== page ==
One solution to concern over how animals are killed for our plates is labelling that makes this welfare distinction plain on all meat, says Danny Chambers.
Some followers of the Islamic faith believe that meat cannot be considered Halal if the animal is pre-stunned. However, there are many Muslims who believe pre-stunning is compatible with halal slaughter; as a result about 80 per cent of halal meat in the UK is stunned before slaughter. However, pre-stunning is not considered compatible with Jewish shechita slaughter – so all kosher meat is unstunned.
Slaughter without pre-stunning is increasing. According to figures published by the Food Standards Agency, in 2011 around 10 per cent of sheep and 4 per cent of poultry died like this in the UK, but by 2017 this had increased to 24 per cent of sheep and 19 per cent of poultry. Approximately 3.3 million sheep and goats were slaughtered without pre-stunning in 2017, and 180 million chickens. This is of great concern to many farmers, to veterinary and animal welfare organisations, to many religious people and to the public.
What is the answer? From a welfare point of view, a ban of non-stunned slaughter would be ideal, but failing that, a legal requirement to label meat as stunned or non-stunned would allow consumers to choose better welfare if they so wished.
George Eustice, the UK farming minister, recently indicated that the government will consider some form of labelling after the country leaves the European Union. Do it along welfare lines. Market forces would then dictate whether there was demand for non-stunned meat, whether classified as religiously slaughtered or not.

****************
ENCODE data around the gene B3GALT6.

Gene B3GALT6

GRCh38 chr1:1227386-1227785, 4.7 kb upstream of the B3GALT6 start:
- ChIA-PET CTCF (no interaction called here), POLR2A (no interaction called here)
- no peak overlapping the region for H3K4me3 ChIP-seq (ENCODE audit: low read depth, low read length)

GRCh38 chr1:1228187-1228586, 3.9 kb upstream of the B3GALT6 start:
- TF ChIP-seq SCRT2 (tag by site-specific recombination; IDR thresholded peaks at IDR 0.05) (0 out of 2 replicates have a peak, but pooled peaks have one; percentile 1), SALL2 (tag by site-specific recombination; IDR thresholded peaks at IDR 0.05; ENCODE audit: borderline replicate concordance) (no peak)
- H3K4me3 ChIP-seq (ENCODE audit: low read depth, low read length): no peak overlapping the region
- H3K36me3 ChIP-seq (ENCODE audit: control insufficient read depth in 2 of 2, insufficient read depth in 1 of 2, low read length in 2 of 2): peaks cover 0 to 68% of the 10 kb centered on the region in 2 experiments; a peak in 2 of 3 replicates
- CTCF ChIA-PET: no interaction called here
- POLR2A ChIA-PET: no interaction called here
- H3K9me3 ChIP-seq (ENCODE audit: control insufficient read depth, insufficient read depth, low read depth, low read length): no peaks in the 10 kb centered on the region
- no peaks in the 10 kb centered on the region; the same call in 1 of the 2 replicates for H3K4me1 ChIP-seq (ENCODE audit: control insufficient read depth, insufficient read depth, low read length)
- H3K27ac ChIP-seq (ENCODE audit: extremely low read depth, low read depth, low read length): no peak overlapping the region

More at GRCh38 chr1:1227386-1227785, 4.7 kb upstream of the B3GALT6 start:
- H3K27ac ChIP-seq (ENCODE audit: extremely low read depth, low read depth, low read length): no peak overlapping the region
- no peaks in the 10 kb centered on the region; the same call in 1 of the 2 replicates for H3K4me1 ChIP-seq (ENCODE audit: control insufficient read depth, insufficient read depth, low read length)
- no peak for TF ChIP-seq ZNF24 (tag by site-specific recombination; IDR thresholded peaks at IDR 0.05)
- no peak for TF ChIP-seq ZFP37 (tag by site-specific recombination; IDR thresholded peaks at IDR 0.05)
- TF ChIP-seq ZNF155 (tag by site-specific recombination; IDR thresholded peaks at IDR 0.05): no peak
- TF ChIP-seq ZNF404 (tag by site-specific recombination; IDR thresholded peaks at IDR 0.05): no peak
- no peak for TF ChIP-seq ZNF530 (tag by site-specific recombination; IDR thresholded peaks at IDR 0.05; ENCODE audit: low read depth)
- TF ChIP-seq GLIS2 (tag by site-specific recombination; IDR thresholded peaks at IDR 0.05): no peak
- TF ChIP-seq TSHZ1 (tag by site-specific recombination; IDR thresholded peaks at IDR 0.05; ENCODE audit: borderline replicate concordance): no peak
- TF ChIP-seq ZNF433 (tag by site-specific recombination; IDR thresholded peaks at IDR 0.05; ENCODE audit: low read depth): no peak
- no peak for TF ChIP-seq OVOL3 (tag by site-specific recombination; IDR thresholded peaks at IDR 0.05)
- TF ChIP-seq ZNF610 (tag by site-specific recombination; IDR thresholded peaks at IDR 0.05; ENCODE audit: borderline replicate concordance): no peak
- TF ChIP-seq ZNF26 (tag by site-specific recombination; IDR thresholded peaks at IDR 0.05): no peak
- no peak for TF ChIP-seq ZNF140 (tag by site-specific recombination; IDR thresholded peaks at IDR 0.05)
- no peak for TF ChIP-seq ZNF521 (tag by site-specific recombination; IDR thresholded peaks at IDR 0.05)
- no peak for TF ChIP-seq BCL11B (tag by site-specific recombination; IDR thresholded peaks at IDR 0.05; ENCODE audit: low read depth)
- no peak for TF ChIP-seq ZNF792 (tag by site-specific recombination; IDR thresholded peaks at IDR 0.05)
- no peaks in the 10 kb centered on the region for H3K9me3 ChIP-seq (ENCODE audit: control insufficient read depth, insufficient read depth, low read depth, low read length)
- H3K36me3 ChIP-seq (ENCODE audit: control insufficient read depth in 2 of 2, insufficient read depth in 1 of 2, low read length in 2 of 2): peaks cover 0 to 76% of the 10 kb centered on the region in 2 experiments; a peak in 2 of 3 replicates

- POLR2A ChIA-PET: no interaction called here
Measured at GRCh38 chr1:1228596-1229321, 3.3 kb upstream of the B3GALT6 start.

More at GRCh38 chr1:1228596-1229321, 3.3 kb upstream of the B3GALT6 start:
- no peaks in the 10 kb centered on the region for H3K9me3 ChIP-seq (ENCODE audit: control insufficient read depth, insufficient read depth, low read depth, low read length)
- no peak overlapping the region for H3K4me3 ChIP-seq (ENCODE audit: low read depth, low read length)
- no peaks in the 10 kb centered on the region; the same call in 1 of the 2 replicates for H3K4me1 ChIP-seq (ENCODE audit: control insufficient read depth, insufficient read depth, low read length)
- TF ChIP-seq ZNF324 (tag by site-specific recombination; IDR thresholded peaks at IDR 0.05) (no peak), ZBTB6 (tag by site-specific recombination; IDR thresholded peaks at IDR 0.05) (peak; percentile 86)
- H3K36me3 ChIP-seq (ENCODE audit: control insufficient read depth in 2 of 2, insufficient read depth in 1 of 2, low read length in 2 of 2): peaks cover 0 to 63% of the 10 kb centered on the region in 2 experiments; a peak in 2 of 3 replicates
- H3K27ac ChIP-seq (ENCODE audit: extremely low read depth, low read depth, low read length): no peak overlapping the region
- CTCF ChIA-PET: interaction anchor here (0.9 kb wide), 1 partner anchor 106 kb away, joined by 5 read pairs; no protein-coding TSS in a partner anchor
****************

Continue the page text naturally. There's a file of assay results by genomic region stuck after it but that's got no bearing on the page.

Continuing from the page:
Look out for tractors
Currently, the easiest way to tell which meat has been produced according to high-welfare standards is to look for products accredited with one of the various farm assured scheme logos such as “Red Tractor” or “RSPCA Assured”, because these require animals to be stunned before slaughter. But there are many other meat products on shop shelves.
Labelling products on religious grounds would not be that helpful. Consumers need to be able to distinguish between stunned and non-stunned halal meat. Many people are not aware that the hindquarters of animals from shechita slaughter are not considered to be kosher so are sold, unlabelled, in the general food chain.
Perhaps those petitioning for change could take a leaf out of the British Veterinary Association’s stance on this: “We believe that all animals should be stunned before slaughter to render them insensible to pain. Scientific evidence supports the use of pre-stunning to improve animal welfare. Our concerns have nothing to do with the expression of religious beliefs but with the practice of killing by throat cutting without pre-stunning.”
To make progress on these issues, put the focus on welfare rather than religion.
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